Q: Hello Father Paul! I would just like to have a clarification on how to better understand GILH number 35: “The invitatory should begin the whole sequence of daily prayer; thus it begins Lauds or the Office of Readings depending on which of these liturgical actions begins the day. If so desired, however, the psalm with its antiphon may be omitted when it comes before Lauds.”
1. If someone bound to recite all the hours wakes up or finds the time only to do so already for midday or (let’s just push it further to the extreme) evening prayer (he woke up from a coma, for example), does that mean the invitatory is to be omitted? From the instruction above, the invitatory is clearly linked only to either Office of Readings or Morning Prayer (Lauds), but it also says that “The invitatory should begin the whole sequence of daily prayer…”
2. “If so desired, however, the psalm with its antiphon may be omitted when it comes before Lauds.” – What does this mean? That the invitatory is finally only optional for Lauds (but obligatory for the Office of Readings, if the Office of Readings is the first hour of the day)? Furthermore, does this mean anyone can begin Lauds immediately with “God, come to my assistance…” OR, still begin with “Lord, open my lips…” but without the invitatory antiphon and psalm, and proceed immediately to the hymn for Lauds (let’s say that Lauds is the first hour to be prayed, that is, the Office of Readings will be prayed sometime later).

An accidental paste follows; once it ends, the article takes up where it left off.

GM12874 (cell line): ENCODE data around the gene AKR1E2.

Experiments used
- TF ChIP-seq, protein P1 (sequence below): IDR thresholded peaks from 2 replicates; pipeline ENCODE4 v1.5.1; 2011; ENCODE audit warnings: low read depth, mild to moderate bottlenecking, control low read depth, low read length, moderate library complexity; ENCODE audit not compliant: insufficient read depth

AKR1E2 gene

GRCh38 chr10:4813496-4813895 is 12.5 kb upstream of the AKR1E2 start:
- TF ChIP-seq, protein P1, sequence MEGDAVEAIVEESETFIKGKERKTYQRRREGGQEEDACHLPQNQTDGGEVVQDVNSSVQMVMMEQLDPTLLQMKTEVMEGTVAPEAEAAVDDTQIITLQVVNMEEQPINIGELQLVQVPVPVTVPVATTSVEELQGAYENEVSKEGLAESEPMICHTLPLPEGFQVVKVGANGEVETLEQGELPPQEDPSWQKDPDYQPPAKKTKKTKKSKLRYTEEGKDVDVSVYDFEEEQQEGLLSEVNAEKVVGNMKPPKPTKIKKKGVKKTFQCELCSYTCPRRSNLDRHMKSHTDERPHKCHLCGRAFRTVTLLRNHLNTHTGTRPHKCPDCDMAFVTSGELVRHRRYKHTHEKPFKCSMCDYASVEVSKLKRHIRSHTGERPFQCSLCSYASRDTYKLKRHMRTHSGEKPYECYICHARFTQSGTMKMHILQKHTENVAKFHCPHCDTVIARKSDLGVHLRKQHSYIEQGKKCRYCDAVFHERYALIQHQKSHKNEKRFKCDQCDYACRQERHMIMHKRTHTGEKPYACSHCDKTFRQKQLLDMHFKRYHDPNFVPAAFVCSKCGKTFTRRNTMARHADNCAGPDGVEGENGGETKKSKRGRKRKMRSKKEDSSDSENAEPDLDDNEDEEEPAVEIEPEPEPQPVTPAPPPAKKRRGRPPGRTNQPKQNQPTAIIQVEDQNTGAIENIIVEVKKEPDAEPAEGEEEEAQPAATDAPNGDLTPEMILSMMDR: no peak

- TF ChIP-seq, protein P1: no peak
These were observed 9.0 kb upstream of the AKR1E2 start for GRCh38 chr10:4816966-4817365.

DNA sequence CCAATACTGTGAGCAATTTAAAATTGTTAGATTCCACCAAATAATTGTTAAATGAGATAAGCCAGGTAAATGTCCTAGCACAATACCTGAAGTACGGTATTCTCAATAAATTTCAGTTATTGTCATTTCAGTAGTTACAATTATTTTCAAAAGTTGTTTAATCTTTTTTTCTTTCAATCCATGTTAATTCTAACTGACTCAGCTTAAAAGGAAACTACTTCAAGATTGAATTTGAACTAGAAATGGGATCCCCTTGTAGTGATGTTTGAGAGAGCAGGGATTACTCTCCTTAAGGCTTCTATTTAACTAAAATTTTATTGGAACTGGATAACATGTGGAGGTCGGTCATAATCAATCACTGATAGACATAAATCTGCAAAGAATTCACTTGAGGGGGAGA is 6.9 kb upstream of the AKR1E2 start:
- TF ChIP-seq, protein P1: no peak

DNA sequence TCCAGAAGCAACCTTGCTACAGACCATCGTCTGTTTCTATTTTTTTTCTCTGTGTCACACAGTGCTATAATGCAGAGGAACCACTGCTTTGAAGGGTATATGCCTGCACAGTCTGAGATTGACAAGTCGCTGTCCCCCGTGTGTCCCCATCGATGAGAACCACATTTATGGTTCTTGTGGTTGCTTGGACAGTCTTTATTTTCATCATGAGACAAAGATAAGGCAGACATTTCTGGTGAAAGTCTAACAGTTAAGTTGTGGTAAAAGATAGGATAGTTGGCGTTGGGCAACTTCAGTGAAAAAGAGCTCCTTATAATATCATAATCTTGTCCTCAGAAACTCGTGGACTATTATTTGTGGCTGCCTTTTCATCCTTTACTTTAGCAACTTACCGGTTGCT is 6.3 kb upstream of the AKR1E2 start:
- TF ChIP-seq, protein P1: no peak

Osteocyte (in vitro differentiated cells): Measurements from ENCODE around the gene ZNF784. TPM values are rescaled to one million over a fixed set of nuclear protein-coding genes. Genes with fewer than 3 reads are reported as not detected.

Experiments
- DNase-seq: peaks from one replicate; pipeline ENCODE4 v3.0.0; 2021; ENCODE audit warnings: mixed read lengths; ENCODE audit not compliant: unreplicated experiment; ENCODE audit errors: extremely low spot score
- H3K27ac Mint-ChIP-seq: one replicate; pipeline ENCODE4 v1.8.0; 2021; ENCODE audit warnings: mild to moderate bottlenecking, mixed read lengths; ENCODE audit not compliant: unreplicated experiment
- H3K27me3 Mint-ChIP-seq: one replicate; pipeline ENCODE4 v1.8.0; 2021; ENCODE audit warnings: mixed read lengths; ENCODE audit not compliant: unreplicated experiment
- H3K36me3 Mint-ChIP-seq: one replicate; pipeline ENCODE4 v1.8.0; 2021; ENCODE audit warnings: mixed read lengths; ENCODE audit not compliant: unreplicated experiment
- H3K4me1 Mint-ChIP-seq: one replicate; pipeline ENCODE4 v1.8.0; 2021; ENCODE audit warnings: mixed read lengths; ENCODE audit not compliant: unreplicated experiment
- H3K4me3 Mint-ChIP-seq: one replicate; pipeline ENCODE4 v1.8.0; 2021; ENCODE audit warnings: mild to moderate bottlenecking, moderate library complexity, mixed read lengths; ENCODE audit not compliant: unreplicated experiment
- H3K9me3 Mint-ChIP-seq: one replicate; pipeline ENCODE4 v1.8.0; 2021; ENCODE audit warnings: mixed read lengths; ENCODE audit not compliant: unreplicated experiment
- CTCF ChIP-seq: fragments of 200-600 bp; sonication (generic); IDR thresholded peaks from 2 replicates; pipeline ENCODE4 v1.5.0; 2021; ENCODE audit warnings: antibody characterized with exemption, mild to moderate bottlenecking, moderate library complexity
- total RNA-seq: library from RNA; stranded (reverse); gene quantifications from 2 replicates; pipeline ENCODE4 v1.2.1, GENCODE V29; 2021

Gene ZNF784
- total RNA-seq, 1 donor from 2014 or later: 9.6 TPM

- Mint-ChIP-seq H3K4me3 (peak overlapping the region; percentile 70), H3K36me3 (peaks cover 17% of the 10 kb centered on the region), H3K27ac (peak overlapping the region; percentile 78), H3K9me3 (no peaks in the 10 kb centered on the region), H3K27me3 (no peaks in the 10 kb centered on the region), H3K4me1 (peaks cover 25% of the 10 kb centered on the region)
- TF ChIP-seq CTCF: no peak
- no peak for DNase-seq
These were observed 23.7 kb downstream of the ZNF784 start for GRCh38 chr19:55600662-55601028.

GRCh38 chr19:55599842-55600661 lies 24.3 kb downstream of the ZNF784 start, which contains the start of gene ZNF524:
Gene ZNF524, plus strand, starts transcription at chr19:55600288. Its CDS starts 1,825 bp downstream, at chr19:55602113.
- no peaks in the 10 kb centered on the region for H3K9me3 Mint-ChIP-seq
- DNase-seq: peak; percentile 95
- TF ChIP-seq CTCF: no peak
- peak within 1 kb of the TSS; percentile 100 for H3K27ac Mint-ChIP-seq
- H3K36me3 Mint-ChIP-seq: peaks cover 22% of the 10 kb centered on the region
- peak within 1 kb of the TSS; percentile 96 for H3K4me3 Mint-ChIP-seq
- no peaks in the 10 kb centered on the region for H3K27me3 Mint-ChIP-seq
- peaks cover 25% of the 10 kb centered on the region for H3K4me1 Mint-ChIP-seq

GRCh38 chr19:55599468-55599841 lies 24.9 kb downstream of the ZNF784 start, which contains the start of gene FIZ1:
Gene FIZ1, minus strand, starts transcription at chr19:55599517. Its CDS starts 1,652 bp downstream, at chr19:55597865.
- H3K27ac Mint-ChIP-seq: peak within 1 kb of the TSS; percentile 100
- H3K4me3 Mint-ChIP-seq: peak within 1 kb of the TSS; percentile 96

3. If one prays Lauds immediately after Office of Readings, is the option to omit the invitatory applicable?
4. If in a religious community one celebrates Mass first followed by communal praying of Lauds, is the invitatory to be omitted , such that Lauds after Mass begins with “God, come to my assistance…”?
Thank you in advance for your time and kind attention!
A: GILH 34 distinguishes between the invitatory (“Lord, open my lips”) and the invitatory psalm with its antiphon (Ps 95, for example.)
1. The GILH does not cover every possible circumstance, but logically someone beginning the day’s office with midday or evening prayer would fittingly pray the invitatory.
2. If lauds is the first office of the day, the invitatory is still said, but the invitatory psalm may be omitted.
3. If one prays lauds immediately after the office of readings, the invitatory and its psalm are done before readings.
4. The invitatory pertain to the office, not to Mass. So if Mass precedes the first office, the first office still begins with the invitatory.